The Eagles' 2016 season is over, concluding Sunday with a 27-13 victory over a watered-down version of the playoff-bound Dallas Cowboys, a victory that will be neither long remembered nor celebrated.
What was this season really about?
To Carson Wentz, who set an NFL rookie record with 379 completions (in 607 attempts, for 3,782 yards, 16 touchdowns, 14 interceptions, and a 79.3 passer rating), it was about laying groundwork.
"We're just building something special. We truly believe that in the locker room. The guys that will be here next year, I kept saying it to all the guys that I saw – it's time to go. It will be time to go when we all come back," Wentz said after throwing two touchdown passes against a Dallas defense missing several regulars. "So I'm excited for the future."
When they come back, if they want to compete in the suddenly elite NFC East, they will have to emerge with more difference-makers --- at wide receiver, running back and cornerback, certainly, and another pass rusher wouldn't hurt.
"There's going to be a lot of changes in the offseason," said right tackle Lane Johnson, who'd barely knocked off the cobwebs from a 10-game suspension when he had to pack his pads away for the final time. "I think we're a few playmakers away from being where we need to be."
The Eagles were 5-1 with Johnson in the lineup, 2-8 without him. Johnson said his takeaway from the season is that "guys battled. I feel like I put 'em in a bad predicament, as far as getting suspended and leaving the team out to dry. I felt like it could have been a really good year for us. We can talk about it all day long. That's how it is."
To middle linebacker Jordan Hicks, who turned the tide of Sunday's game with two second-quarter interceptions of former Eagles quarterback Mark Sanchez, 2016 was about "overcoming adversity, coming together. Realizing how close we are" to being a contender. "And understanding how close it is, to lose in this league – how close the margin is … Every play counts. Guys in this locker room are understanding that you really have to play every single play like it's the one that's going to make the difference in the game."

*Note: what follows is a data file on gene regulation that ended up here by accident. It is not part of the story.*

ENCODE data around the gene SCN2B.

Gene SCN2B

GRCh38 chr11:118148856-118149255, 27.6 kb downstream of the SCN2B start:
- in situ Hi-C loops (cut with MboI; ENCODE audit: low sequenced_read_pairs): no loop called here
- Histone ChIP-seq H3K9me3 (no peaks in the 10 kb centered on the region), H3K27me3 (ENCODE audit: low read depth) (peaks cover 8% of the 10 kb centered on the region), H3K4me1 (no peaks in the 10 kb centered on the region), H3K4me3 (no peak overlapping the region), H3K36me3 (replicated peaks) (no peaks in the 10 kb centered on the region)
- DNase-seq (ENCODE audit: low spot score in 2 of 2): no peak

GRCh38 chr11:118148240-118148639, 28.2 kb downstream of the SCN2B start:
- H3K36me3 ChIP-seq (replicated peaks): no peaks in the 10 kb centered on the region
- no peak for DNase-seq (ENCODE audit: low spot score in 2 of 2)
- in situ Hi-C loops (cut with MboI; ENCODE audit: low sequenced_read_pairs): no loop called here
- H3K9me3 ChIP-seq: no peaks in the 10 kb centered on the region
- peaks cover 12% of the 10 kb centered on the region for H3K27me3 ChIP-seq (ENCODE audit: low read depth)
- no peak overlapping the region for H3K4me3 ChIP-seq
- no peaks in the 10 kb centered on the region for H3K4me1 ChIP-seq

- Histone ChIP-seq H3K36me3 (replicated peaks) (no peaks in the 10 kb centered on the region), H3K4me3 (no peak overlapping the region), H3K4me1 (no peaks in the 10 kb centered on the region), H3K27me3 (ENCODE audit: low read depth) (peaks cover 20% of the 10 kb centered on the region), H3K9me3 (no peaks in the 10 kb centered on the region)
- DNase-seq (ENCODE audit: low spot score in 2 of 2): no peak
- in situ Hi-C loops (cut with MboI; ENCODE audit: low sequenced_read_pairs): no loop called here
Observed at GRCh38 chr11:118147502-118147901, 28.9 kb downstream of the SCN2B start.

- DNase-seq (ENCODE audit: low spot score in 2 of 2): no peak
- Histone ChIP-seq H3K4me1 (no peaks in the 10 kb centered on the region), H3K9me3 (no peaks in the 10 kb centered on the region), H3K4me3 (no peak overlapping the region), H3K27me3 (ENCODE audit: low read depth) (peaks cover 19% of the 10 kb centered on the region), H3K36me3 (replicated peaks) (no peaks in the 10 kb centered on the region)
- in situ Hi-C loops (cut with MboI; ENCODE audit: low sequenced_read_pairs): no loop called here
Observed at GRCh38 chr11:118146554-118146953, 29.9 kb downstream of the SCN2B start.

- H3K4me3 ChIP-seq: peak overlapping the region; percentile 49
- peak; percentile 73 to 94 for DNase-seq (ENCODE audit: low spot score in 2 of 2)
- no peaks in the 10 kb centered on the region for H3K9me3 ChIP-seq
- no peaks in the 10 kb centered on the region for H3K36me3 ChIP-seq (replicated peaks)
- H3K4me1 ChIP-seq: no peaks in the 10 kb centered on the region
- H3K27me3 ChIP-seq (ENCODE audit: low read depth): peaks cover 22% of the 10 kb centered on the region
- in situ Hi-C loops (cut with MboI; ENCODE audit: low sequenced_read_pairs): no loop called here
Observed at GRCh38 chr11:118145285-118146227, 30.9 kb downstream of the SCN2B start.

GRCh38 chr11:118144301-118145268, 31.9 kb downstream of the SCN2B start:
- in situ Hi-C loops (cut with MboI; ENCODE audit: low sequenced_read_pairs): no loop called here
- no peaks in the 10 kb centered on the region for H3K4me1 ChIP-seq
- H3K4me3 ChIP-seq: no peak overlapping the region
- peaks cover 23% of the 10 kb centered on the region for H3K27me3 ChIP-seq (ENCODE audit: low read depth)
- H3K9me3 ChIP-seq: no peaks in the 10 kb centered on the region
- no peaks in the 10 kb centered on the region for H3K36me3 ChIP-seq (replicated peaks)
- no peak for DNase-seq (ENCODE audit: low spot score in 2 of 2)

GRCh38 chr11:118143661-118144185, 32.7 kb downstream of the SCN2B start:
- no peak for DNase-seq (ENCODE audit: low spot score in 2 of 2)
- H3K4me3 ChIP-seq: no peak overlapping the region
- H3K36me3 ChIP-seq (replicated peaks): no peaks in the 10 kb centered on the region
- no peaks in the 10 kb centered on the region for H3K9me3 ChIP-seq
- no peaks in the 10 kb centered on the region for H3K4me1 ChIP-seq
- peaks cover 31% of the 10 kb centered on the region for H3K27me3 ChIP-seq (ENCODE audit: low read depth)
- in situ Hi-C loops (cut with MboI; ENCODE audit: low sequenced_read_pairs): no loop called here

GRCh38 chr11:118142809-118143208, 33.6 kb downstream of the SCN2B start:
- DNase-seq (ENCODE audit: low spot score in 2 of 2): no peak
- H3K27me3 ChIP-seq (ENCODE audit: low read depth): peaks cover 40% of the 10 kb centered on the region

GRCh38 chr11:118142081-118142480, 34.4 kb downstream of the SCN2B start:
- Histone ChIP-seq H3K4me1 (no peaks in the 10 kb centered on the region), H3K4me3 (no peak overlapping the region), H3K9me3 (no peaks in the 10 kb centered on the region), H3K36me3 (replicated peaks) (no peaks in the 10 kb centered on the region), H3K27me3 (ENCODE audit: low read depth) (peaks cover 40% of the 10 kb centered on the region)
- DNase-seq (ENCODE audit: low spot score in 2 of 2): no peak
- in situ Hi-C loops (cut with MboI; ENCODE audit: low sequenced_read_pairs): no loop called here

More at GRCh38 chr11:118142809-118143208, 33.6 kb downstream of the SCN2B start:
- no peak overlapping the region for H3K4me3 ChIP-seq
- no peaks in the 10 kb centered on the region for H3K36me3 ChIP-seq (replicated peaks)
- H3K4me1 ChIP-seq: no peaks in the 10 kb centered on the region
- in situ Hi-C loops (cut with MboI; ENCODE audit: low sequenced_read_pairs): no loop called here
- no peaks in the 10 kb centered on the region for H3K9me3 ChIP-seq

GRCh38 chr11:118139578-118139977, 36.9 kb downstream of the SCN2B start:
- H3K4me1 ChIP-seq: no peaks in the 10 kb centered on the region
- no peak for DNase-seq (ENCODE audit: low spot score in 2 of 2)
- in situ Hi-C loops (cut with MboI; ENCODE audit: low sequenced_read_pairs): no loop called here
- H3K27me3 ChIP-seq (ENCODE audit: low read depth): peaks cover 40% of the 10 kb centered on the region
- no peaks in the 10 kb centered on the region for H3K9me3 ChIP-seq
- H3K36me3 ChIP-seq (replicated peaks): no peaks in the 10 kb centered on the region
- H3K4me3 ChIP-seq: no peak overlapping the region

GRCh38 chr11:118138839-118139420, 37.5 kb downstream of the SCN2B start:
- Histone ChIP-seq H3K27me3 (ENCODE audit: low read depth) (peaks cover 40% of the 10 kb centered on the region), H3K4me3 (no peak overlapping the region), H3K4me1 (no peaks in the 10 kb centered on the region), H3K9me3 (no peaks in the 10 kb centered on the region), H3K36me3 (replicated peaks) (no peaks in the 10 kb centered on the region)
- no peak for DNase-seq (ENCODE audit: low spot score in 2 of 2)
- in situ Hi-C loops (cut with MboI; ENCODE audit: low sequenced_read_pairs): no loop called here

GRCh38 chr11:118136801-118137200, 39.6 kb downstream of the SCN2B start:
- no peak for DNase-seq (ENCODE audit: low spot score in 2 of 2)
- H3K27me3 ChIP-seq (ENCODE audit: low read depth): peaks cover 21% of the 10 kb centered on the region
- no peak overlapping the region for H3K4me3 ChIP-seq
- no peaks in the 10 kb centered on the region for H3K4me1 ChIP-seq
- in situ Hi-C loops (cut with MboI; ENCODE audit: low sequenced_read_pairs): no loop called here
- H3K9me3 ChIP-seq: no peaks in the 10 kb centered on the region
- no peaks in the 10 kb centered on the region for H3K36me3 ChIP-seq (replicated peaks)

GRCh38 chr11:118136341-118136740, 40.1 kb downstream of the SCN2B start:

That has been a continual theme with the Eagles, the half-dozen or so plays they feel could have turned some of their losses to victories, in a 7-9 season. You can usually look at victories as well as losses in this light, but it's valid to say the 2016 Eagles faced a tough schedule and didn't get walloped much – nine games against teams that made the playoffs, four of them wins, if you include Sunday, which was a win with an asterisk. The Eagles lost six times by a touchdown or less, and really only looked uncompetitive once, Dec. 6 at Cincinnati, for reasons that may never be explained.
In a stretch starting Sept. 25 with the Steelers and ending Nov. 28 with the Packers, they played nine games, eight of them against teams that will appear in the postseason. The only nonplayoff team they faced in that span was Minnesota, which was 5-0 coming into the Oct. 23 Eagles victory.
If Ryan Mathews hadn't fumbled late in the Detroit game, and if Doug Pederson had been content to kick a few field goals instead of gambling at Dallas and at the Giants, it would have been the Eagles clinching a wild-card berth Sunday instead of the Lions. This would have been great for the fans, and would have sent the team into the offseason with a lot of positive hype toward next year.
But would the wild-card Eagles have been substantially closer to winning the Super Bowl than the 7-9 Eagles? They'd go into free agency and the draft with the exact same shortcomings.